Things to consider when branding myself:
- Simplicity and clarity – have a single focus and don’t make it confusing.
- House-style and consistency – apply a well-developed visual consistency throughout all pieces (PDF, online and CV).
- Photography – use high quality images only.
It was suggested to me in my first tutorial, that I somehow link the geometric horse with the banner in the logo more. I created two versions on Adobe Illustrator which I felt did this.
The first version of the logo that I created simply portrayed the horse jumping over the banner, but I felt that I could improve this as the banner isn’t really at all relevant to the company. For the second version of the logo, I instead rendered the geometric horse jumping through a horseshoe – I felt this this one was more appropriate.
However, my logo has changed again after I having an individual tutorial today with Ian Weir. Although I was planning on using the ‘horseshoe’ version of the logo, Ian made me realise that neither of the logos were quite right – he felt that even the horseshoe didn’t quite insinuate the write thing. He said, as a viewer, the first thing he thinks of on seeing the horse shoe is ‘good luck’ and even wedding-related thoughts. After speaking to him, we both agreed that it was simply not needed and perhaps a geometric horse simply on its own would do the trick just as well and probably more effectively too.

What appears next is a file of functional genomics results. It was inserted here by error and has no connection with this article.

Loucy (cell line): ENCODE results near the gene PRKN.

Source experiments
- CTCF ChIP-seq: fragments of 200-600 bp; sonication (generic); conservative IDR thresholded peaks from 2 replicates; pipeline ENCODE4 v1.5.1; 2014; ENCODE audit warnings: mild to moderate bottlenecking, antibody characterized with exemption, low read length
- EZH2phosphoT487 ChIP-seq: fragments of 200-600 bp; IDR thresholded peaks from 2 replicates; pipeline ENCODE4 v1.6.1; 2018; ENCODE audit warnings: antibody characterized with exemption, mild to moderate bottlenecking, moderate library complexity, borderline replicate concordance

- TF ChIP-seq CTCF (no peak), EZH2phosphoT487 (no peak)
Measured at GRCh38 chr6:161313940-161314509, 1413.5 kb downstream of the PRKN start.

Also, I have been trying out different fonts because I am not happy with the current calligraphic font style I’m using – it clashes much to much with the geometric style of the horse and I believe I need a sans serif font instead. Although the calligraphic style is what my client wanted, I will present them with my new logo that I feel works better and hopefully they will be in agreement. Perhaps I can use a small amount of serif font somewhere else in the touchpoints, in order to keep my client happy, just not in the logo itself.